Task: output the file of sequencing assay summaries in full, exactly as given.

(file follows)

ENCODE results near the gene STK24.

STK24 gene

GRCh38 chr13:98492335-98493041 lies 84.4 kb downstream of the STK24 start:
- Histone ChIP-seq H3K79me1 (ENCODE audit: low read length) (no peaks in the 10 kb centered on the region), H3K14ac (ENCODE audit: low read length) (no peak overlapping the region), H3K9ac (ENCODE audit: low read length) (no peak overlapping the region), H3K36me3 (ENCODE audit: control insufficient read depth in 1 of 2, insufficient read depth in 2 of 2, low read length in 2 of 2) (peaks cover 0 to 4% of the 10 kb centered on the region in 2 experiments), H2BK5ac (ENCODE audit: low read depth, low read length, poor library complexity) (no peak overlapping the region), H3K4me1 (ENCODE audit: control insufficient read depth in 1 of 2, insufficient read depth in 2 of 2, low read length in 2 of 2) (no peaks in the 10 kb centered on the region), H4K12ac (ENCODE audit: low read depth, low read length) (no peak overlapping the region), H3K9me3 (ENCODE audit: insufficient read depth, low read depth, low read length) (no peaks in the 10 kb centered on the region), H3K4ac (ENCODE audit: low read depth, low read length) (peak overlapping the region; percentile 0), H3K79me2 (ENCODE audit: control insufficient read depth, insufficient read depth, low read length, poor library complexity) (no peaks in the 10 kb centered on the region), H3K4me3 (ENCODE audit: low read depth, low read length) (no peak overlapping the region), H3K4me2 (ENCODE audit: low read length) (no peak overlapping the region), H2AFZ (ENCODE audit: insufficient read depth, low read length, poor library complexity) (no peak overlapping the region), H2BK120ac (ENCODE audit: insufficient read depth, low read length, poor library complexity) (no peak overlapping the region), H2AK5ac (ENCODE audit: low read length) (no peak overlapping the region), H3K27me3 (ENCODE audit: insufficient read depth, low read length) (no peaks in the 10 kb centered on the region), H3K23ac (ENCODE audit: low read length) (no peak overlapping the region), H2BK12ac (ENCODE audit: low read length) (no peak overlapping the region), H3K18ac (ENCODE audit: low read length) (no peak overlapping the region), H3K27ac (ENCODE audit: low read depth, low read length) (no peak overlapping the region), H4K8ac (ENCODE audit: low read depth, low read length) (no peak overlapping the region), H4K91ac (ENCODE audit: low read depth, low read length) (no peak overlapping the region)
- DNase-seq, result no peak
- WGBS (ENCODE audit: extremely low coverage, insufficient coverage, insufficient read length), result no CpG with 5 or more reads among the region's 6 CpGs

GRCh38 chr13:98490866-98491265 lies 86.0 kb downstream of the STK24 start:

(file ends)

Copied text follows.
ENCODE results near the gene STK24.

STK24 gene

GRCh38 chr13:98492335-98493041 lies 84.4 kb downstream of the STK24 start:
- Histone ChIP-seq H3K79me1 (ENCODE audit: low read length) (no peaks in the 10 kb centered on the region), H3K14ac (ENCODE audit: low read length) (no peak overlapping the region), H3K9ac (ENCODE audit: low read length) (no peak overlapping the region), H3K36me3 (ENCODE audit: control insufficient read depth in 1 of 2, insufficient read depth in 2 of 2, low read length in 2 of 2) (peaks cover 0 to 4% of the 10 kb centered on the region in 2 experiments), H2BK5ac (ENCODE audit: low read depth, low read length, poor library complexity) (no peak overlapping the region), H3K4me1 (ENCODE audit: control insufficient read depth in 1 of 2, insufficient read depth in 2 of 2, low read length in 2 of 2) (no peaks in the 10 kb centered on the region), H4K12ac (ENCODE audit: low read depth, low read length) (no peak overlapping the region), H3K9me3 (ENCODE audit: insufficient read depth, low read depth, low read length) (no peaks in the 10 kb centered on the region), H3K4ac (ENCODE audit: low read depth, low read length) (peak overlapping the region; percentile 0), H3K79me2 (ENCODE audit: control insufficient read depth, insufficient read depth, low read length, poor library complexity) (no peaks in the 10 kb centered on the region), H3K4me3 (ENCODE audit: low read depth, low read length) (no peak overlapping the region), H3K4me2 (ENCODE audit: low read length) (no peak overlapping the region), H2AFZ (ENCODE audit: insufficient read depth, low read length, poor library complexity) (no peak overlapping the region), H2BK120ac (ENCODE audit: insufficient read depth, low read length, poor library complexity) (no peak overlapping the region), H2AK5ac (ENCODE audit: low read length) (no peak overlapping the region), H3K27me3 (ENCODE audit: insufficient read depth, low read length) (no peaks in the 10 kb centered on the region), H3K23ac (ENCODE audit: low read length) (no peak overlapping the region), H2BK12ac (ENCODE audit: low read length) (no peak overlapping the region), H3K18ac (ENCODE audit: low read length) (no peak overlapping the region), H3K27ac (ENCODE audit: low read depth, low read length) (no peak overlapping the region), H4K8ac (ENCODE audit: low read depth, low read length) (no peak overlapping the region), H4K91ac (ENCODE audit: low read depth, low read length) (no peak overlapping the region)
- DNase-seq, result no peak
- WGBS (ENCODE audit: extremely low coverage, insufficient coverage, insufficient read length), result no CpG with 5 or more reads among the region's 6 CpGs

GRCh38 chr13:98490866-98491265 lies 86.0 kb downstream of the STK24 start: